Analog Position Feedback
Digital position feedback is one of the easiest ways to measure actuator speed but it is not easy to program because it does not remember the positions it reports after a power loss or shutdown. Smart actuators equipped with analog potentiometers, however, can receive exact position information from potentiometers in the actuator gearbox, which sends voltage signals that alert users of the drive speed and direction — from beginning to end of the stroke. They remember that position, so if power is lost, there is no need to return to a home position and reset the device.
Reliable position memory enables the development of applications that store ergonomic settings for each user, allowing the workspace to be tailored to multiple individuals based on factors such as height, stored procedures, or user preferences.
The ergonomic benefits of smart electric actuators are even more pronounced when used with multiple actuators. You can set actuators to adjust automatically to shifting loads. An aircraft assembly application in which five or ten workers are finalizing the fuselage, for example, might support them with a platform that must be raised high above the ground.
As workers move about the platform, the weight shifts to different parts of the platform, which causes potential imbalance. Smart actuators located at various points under the platform (e.g., one on each corner) could be set to self-adjust to compensate as the load shifts during synchronous actuator movement (Figure 4).
Making adjustments that counteract these shifting loads is done with both speed control and positioning feedback. Actuators communicate with each other across an internal network, read each other’s speed based on positioning feedback, and adjust accordingly.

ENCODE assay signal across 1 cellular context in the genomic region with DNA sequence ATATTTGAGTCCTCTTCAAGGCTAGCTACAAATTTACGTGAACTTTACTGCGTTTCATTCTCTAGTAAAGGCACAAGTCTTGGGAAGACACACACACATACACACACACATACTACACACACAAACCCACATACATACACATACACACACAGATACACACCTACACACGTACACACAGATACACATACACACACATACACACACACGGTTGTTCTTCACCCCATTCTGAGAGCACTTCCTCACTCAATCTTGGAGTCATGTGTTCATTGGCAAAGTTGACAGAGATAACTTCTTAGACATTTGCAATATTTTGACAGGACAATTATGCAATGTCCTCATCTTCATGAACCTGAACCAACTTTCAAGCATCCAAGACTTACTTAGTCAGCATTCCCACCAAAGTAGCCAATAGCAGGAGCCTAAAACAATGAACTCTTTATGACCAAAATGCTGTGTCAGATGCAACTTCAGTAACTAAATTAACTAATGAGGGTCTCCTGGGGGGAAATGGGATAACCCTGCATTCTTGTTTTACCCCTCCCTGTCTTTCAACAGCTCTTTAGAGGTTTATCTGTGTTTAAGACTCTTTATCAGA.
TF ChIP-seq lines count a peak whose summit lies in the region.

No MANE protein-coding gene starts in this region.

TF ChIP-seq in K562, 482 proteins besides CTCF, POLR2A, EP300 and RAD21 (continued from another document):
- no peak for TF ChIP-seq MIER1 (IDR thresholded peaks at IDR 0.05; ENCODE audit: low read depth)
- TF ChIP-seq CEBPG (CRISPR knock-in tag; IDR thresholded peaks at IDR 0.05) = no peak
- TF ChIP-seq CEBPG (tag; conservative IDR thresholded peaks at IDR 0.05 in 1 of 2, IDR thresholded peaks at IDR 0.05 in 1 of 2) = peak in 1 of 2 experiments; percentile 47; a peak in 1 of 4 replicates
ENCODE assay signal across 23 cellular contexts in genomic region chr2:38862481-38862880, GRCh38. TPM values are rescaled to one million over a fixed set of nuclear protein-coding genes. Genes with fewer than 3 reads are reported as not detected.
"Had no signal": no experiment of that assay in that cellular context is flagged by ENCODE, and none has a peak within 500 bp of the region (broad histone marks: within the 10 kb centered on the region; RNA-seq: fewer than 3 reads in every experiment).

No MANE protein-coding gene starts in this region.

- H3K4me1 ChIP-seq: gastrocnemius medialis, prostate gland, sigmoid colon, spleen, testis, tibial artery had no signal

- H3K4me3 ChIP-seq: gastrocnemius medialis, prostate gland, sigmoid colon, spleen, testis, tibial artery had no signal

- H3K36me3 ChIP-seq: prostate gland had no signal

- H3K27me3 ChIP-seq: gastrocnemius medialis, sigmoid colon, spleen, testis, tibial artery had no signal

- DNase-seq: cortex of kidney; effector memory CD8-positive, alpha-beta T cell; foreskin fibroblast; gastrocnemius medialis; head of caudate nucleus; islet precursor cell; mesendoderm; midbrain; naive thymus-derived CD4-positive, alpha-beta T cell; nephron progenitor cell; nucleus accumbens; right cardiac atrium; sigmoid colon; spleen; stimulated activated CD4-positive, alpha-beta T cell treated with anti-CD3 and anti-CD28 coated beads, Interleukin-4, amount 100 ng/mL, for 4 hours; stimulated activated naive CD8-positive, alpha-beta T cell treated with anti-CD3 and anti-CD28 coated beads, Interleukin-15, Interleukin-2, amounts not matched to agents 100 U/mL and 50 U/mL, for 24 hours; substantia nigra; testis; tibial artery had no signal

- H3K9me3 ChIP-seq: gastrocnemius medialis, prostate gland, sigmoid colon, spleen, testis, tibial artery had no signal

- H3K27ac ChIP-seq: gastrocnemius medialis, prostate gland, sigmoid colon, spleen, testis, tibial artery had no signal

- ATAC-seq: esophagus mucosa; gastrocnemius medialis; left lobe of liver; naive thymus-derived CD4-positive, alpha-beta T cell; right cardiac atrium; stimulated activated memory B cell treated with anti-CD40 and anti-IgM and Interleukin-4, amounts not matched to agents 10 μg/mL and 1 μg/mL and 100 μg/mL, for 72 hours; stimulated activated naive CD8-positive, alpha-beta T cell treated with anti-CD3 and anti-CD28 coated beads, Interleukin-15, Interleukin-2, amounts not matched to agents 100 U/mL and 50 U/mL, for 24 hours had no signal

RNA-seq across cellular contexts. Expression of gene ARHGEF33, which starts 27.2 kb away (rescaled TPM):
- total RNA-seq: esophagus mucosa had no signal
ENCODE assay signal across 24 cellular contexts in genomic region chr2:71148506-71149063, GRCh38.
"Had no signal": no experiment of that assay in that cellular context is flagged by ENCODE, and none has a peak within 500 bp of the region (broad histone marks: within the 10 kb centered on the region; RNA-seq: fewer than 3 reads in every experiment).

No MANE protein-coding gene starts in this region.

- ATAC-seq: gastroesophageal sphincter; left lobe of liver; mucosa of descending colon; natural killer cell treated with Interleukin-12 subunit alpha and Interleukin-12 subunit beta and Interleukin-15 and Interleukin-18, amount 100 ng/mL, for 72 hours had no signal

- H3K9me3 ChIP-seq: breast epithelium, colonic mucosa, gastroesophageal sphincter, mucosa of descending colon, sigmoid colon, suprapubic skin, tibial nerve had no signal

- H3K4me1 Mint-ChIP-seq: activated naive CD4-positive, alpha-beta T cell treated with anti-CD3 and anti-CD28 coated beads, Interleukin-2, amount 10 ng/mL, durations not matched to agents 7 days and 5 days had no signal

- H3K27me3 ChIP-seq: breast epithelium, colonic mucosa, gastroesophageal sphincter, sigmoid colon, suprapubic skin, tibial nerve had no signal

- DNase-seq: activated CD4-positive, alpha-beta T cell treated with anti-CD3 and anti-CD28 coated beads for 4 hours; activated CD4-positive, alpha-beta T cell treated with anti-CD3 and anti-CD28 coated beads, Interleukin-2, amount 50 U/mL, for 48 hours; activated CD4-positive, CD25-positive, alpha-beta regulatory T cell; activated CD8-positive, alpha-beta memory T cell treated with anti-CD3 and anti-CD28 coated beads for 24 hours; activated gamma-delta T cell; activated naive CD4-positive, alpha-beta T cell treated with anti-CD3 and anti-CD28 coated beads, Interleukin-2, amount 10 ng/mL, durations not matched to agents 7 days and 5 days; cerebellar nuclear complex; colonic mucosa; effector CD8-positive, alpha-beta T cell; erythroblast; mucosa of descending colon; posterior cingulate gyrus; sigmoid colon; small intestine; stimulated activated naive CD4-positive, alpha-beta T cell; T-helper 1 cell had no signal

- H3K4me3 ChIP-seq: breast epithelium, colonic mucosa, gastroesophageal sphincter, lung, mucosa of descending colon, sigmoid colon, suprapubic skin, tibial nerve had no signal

Doing so with digital feedback, however, results in a stuttered step, which designers can avoid by putting both position and speed in the feedback loop and having them adjust based on the speed of actuation and the position. This provides an ergonomic benefit that will lift a shifting load smoothly from multiple points, compensating for awkwardly sized loads such as platforms, seats, and heavy doors.
Controlling multiple traditional actuators is possible but is an imprecise, time-consuming, and labor-intensive operation that places additional strain on the actuators, eventually leading to binding or other malfunction. Smart actuator synchronization removes the guesswork and results in a balanced, smooth, and well-positioned movement.
Smart electric actuators can return ongoing monitoring results for temperature, current, speed, voltage, and other variables, which enables advanced condition monitoring, diagnostics, and error handling. Feedback can appear as quickly as ten times a second, as the actuator continuously tests itself. If it detects a problem (e.g., surpassing a temperature threshold), the actuator can stop mid-stroke or finish its programmed move — either fully retracted or extended — stop, and send an error flag to the computer, all in a fraction of a second.